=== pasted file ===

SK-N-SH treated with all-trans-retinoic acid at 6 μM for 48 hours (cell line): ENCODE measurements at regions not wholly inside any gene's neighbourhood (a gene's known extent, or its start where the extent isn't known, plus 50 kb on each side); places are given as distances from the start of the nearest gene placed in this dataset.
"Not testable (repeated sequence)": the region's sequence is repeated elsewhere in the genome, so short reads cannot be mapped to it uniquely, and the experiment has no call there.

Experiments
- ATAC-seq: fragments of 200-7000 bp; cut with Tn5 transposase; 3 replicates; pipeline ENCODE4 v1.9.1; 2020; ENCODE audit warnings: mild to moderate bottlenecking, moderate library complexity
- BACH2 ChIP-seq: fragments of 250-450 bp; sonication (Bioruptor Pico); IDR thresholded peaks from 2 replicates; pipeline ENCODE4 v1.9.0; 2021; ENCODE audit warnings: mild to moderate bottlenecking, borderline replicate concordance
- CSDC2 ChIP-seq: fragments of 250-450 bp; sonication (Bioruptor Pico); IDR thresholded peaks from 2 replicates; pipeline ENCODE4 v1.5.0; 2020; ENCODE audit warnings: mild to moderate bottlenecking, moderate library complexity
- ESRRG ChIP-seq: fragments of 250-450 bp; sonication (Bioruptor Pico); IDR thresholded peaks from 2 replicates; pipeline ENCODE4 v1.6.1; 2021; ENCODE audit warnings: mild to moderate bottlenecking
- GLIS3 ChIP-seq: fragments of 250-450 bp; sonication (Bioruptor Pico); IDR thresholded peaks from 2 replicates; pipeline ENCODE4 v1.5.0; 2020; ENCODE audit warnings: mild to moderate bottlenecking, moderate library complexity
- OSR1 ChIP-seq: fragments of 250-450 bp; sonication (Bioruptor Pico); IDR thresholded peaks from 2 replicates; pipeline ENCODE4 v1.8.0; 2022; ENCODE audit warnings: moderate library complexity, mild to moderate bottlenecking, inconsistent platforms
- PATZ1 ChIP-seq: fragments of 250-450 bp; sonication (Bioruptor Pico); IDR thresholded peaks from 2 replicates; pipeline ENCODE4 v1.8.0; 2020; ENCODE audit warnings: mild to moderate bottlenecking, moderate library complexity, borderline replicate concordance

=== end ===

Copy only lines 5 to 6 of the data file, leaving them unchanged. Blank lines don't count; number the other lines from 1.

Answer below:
- BACH2 ChIP-seq: fragments of 250-450 bp; sonication (Bioruptor Pico); IDR thresholded peaks from 2 replicates; pipeline ENCODE4 v1.9.0; 2021; ENCODE audit warnings: mild to moderate bottlenecking, borderline replicate concordance
- CSDC2 ChIP-seq: fragments of 250-450 bp; sonication (Bioruptor Pico); IDR thresholded peaks from 2 replicates; pipeline ENCODE4 v1.5.0; 2020; ENCODE audit warnings: mild to moderate bottlenecking, moderate library complexity